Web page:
In a further aspect of the invention, by utilizing a plurality of distinct wavelengths within the electromagnetic spectrum, with the appropriate projectors and digital cameras, infrared, ultraviolet, or any special type radiation may be utilized to acquire and reconstruct three dimensional images. The use of infrared is particularly appropriate for obtaining three dimensional thermal images which provide important information about temperature variations in humans, animals, electronic equipment, and mechanical structures. For such applications, the projector(s) are equipped with emitters and the digital camera(s) are equipped with sensors that are sensitive to infrared. Likewise ultraviolet radiation may be used. Another application is in inspection of manufactured products. Misalignments, displacements, or other defects are readily detected by comparison of the three dimensionally mapped color image with a stored image of the correctly configured product. One such immediate use is applicable to quality control of manufactured items, such as integrated circuit inspection. Another immediate use is in the production of wallboard (or sheetrock), in which each sheet must be examined for superficial imperfections as well as surface non-planarity. Currently wallboard sheets are examined inch by inch by a scanner system, but a single imaging sequence of this invention at high speed may check an entire sheet at once. This invention could also be used to measure the dimensions and locations of parts such as doors, fenders, etc. on automobiles as they move through the assembly line.
The present invention generally comprises a method for generating a three dimensional map of the surface of an object, and analyzing the dimensional data to examine the object in useful ways. Referring to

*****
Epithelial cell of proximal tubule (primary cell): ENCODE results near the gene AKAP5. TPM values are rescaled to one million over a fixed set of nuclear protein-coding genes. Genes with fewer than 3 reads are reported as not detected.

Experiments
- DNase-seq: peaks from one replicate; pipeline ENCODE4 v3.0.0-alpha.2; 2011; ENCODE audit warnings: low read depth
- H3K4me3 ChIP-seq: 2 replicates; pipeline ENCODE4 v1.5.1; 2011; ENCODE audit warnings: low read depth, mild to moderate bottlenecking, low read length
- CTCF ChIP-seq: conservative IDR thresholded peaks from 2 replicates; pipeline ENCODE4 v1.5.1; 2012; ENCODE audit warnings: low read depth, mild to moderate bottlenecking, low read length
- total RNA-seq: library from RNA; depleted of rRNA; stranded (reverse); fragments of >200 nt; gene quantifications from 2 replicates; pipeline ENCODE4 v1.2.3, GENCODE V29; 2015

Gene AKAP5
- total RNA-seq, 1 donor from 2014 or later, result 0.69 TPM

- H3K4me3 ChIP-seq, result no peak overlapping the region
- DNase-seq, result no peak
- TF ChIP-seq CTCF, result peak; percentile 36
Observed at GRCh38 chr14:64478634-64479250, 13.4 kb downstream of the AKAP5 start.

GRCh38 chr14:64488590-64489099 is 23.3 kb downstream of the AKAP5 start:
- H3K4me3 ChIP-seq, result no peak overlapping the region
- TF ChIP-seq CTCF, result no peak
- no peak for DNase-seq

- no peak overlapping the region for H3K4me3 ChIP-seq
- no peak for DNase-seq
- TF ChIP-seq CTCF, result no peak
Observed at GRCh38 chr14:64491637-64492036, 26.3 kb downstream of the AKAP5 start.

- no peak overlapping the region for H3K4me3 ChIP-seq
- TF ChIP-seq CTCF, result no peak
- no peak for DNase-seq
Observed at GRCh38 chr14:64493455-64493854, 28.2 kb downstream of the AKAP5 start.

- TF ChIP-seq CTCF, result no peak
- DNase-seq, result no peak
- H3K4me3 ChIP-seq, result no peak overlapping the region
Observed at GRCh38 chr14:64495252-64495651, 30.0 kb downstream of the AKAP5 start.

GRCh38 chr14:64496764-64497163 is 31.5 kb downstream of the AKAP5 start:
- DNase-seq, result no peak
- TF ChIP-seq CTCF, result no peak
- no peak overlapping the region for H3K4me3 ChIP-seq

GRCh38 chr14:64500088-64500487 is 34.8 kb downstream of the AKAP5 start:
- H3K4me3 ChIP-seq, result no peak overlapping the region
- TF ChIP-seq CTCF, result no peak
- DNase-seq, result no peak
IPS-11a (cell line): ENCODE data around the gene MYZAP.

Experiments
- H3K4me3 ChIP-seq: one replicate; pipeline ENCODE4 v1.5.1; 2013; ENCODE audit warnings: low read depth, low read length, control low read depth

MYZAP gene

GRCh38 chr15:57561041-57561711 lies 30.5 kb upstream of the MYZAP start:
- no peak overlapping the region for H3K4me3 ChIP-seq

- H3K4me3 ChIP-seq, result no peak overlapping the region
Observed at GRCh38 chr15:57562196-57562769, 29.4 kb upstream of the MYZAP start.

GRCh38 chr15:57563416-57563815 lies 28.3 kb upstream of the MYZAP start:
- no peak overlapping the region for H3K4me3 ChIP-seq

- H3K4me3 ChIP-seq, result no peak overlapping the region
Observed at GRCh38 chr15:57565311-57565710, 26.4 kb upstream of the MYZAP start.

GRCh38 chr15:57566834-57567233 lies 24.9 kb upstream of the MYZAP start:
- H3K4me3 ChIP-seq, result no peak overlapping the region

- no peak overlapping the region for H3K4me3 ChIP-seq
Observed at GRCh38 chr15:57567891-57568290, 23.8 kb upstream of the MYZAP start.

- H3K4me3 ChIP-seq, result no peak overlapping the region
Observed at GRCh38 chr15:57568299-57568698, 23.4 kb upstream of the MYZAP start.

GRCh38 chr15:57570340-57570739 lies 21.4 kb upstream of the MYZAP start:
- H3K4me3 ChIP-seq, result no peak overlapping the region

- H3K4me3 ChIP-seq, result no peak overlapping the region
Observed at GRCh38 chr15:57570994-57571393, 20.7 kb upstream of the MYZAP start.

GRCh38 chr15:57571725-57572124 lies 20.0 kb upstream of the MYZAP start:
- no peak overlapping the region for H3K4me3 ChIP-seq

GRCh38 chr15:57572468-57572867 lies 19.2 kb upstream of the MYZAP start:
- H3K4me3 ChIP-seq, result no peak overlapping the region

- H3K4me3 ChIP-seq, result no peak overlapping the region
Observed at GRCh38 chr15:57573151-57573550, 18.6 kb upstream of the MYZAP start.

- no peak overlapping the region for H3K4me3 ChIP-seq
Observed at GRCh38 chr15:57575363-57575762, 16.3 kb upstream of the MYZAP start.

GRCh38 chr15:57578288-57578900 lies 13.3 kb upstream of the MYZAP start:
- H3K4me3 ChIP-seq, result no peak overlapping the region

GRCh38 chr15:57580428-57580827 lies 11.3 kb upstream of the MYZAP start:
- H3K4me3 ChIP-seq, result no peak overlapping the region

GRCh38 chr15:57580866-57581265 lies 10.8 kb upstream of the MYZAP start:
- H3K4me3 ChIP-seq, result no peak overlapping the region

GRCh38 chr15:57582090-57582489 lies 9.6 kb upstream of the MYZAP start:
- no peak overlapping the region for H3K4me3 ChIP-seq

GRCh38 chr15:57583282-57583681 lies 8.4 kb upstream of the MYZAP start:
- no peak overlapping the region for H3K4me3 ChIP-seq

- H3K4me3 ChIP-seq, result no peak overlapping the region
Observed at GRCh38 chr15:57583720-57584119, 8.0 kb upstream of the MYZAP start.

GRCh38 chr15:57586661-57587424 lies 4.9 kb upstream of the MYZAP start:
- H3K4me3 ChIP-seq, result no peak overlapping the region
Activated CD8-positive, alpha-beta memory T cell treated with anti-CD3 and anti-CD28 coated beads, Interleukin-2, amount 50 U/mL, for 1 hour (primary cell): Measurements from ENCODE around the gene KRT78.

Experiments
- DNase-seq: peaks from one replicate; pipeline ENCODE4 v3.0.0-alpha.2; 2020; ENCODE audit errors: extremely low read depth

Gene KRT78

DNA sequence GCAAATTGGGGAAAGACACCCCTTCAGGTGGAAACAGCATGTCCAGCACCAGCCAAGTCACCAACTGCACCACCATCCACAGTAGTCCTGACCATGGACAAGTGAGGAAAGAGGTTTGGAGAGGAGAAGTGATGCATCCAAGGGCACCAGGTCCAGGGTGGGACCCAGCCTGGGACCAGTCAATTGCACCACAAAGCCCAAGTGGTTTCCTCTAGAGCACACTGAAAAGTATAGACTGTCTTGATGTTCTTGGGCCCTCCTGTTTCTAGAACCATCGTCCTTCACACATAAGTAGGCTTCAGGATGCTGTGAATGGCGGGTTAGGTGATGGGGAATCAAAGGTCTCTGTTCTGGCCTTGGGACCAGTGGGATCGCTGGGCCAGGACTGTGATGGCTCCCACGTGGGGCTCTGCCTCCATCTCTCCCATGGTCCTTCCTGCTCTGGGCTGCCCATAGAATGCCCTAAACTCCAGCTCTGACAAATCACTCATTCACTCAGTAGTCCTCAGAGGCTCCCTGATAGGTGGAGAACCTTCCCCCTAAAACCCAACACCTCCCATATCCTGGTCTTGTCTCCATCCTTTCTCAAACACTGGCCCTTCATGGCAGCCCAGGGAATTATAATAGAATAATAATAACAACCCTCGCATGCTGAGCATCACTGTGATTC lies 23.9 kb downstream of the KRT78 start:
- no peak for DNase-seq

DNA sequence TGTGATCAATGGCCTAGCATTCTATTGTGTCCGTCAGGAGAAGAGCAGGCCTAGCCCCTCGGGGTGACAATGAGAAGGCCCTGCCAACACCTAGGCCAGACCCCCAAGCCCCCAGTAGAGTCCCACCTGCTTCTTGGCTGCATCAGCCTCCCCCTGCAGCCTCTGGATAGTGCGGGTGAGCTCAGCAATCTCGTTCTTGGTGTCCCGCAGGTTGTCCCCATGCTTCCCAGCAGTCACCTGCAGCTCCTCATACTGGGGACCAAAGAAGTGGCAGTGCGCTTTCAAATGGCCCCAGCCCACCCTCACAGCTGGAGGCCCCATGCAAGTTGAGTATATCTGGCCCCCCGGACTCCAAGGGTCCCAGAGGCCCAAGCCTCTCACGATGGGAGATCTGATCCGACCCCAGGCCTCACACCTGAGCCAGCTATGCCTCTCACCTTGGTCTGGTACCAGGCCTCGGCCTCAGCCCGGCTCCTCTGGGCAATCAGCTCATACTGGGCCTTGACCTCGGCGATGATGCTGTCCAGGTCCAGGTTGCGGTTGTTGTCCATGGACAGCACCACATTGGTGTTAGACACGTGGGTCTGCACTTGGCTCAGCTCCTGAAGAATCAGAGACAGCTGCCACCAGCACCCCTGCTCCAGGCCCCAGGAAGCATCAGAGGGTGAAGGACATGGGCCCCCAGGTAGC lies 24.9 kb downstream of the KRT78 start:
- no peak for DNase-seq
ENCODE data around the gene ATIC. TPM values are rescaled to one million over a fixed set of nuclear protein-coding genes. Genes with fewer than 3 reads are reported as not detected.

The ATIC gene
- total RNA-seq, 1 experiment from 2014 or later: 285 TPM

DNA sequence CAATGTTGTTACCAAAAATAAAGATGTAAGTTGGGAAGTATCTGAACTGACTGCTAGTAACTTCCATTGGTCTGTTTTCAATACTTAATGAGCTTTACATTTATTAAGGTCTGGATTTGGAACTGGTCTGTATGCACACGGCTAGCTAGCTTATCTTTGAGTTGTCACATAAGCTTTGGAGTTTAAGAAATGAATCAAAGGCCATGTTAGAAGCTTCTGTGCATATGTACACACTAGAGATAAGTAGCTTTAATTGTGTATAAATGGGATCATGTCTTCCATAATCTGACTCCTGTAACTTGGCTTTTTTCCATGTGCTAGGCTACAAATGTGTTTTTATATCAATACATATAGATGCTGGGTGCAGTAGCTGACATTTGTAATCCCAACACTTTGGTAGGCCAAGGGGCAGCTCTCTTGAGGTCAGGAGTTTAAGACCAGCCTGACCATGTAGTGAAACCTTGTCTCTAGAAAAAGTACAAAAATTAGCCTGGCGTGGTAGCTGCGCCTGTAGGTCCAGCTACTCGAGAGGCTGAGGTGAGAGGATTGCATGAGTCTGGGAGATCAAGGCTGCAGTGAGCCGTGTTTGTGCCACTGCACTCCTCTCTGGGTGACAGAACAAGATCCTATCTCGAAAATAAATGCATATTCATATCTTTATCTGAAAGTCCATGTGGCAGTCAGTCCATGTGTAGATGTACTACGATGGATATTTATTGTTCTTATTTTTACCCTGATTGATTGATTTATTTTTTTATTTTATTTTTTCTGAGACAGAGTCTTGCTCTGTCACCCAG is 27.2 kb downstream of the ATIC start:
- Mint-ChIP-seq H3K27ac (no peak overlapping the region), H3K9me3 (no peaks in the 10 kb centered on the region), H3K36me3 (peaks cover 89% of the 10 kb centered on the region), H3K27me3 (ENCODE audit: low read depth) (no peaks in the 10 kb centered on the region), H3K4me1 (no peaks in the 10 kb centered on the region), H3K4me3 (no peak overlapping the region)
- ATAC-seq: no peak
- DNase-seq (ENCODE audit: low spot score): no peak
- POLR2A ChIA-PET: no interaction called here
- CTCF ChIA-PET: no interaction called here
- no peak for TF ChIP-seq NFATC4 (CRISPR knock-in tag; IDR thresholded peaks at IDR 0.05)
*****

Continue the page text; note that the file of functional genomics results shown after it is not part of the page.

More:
By using multiple projectors 11 and the camera 10, the images generated by the camera can readily be processed in a manner wherein they mesh together seamlessly, and a full three dimensional digital image of the object 9 is obtained. The apparatus may be rotated about the object, or the object may be rotated while the apparatus is stationary, so that all the surfaces of the object 9 may be imaged and dimensionally mapped, if desired or necessary. The projectors and camera are all under the control of the computer 17 which sends out control signals and also receives the imaging data which it processes to obtain a complete three dimensional image. The seamless joining of the different views is accomplished in software by observing that when several adjoining profiles from the different views are found to be identical, then that is the seam between those views, and the different views are then joined in the display and in the numerical values of the stored profile information.
The exact fiducial measurements of an object are obtained by initially scanning an object with well known dimensions. The system uses that scan as a calibration for further scans. The object is scanned from many different angles or views. The calibration of the fiducial measurement has the advantage that this known calibration is the same for all views.
The computer program used to process the images of the patterns projected on the object 9 obtained by the digital camera 10 utilizes the shapes of the projected lines to determine the curvatures, edges, openings, and hills and valleys of the object. The computer 17 is programmed to carry out the mathematical function that determines the numerical profiles of the object. In order to obtain a sharp focus of the projector images, the camera, which is easily automatically focused, may also provide a focusing signal for the projector focusing system thereby providing sharp patterns to facilitate the three dimensional map determination.
The projectors 11 and the camera 10 are specified to operate using any of several types of radiation. White light is used when true color image construction is desired. However, in some instances, infrared, ultraviolet, laser, or X-ray radiation are of more importance or of more interest in imaging. The cameras and projectors may be utilized for such procedures by simply substituting infrared, ultraviolet, or X-ray sensitive cameras, projectors as appropriate to the wavelength utilized.